Building Custom Gutenberg Blocks with the RichText Component

If you’re getting started with developing custom Gutenberg blocks in #WordPress understanding the RichText component is a huge boost.

The WordPress Gutenberg editor is on it’s way. And it’s changing up the way content is edited in WordPress. And that means new ways to add functionality to the editor.

The fine folks behind the core development of the Gutenberg editor have supplied us with some really useful tool for speeding up development of custom blocks. One of those is the RichText component.

Making Editable Content with the RichText Component

The RichText component let’s you easily create a content editable input with some basic formatting options including bold, italic, strikethrough, and the option to link the text.

Best of all it can be used to create everything from headings to lists. You can even use multiple RichText components in a single block.

Using the RichText Component

You’ll typically use the RichText component in the edit function of your custom block.

Let’s take a look at a basic use of the RichText component to create a h2 element.

Note: We’re assuming we’ve got an attribute of content set for our RichText component to store it’s data to. See this post for more on attributes in Gutenberg.

So what we have here is a simple block that can be used to create a h2 element.

Let’s break down some of the properties of the RichText component.

tagName

The tag name is the markup you’d like for your element to be wrapped in. The default is a div but here we’re making it an h2.

className

className let’s us set the class attribute on our element’s markup. In the example above we’re setting this to the className passed to the edit function.

value

This stores the value entered into our RichText component. In the example we’re pulling the data stored in an attribute called content.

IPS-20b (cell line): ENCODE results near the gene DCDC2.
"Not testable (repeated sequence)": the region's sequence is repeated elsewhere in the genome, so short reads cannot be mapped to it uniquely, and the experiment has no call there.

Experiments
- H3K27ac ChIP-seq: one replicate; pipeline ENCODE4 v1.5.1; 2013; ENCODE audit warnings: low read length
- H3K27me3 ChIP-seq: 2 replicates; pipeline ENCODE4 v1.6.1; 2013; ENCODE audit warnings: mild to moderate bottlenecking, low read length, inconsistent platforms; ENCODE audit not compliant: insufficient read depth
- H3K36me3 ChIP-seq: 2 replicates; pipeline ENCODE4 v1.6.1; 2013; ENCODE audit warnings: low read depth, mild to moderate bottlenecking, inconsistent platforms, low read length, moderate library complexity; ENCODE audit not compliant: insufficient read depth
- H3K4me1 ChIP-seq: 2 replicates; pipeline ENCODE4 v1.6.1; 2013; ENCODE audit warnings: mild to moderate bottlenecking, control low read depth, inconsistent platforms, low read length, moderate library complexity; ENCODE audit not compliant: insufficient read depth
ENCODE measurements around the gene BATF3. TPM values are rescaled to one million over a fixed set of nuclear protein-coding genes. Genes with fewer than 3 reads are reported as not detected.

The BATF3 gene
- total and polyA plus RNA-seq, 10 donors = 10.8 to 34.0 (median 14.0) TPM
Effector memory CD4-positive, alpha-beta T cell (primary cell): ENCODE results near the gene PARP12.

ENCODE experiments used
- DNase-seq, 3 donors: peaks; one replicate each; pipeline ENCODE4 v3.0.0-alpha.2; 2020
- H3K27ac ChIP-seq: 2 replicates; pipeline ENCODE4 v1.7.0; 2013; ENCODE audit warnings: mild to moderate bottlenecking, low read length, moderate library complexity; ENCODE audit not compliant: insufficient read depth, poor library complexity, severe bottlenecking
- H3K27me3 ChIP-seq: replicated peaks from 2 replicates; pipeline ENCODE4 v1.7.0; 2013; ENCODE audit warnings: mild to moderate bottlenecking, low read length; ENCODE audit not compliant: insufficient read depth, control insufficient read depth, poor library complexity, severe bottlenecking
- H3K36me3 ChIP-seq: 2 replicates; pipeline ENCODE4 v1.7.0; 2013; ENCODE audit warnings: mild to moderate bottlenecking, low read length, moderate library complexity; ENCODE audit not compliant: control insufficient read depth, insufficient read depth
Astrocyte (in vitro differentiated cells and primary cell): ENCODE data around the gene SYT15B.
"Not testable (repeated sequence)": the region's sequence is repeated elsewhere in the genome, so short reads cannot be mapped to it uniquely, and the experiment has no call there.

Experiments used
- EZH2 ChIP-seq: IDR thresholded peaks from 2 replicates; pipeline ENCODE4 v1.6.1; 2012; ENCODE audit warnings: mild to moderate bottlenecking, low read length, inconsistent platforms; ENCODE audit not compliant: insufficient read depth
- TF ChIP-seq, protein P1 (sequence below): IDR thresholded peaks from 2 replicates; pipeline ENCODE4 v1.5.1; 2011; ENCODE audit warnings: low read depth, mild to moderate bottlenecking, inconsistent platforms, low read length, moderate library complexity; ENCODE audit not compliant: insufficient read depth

onChange

This is a function that is called when the value is changed. In the example, we’re setting the content attribute using setAttributes. So each time our value is changed the content attribute is set to the new value.

placeholder and keepPlaceholderOnFocus

These two properties are pretty self explanatory. We’re setting our placeholder text and setting keeplPlaceholderOnFocus to true so our placeholder text stays when we focus the RichText component.

Creating Multiline RichText Components

Earlier I mentioned we could use the RichText component to create lists as well. The multiline property allows us to do this by setting the element to be output each time enter is pressed within the RichText component.

Note: The default is a <br>.

Full list of available properties.

Saving The RichText Component

When you use RichText in the edit function, the Gutenberg handbook recommends using RichText.Content in your save function in order to output the proper HTML.

The properties are a bit simplified here. You’ll notice we don’t need properties focused on the editing experience (onChange, placeholder, keepPlaceholderOnFocus) and the className which is automatically output on the outermost element in the save function.

And let’s take a look at everything tied together in an entire registerBlockType call.

Wrapping Up

Now you should be able to work with the RichText component in your custom blocks to easily create content editable inputs.

Next up we’ll take a look at building blocks with dynamic data.

Check out the rest of my posts on Gutenberg. And to stay in the know of everything and anything Gutenberg checkout gutenberg.news.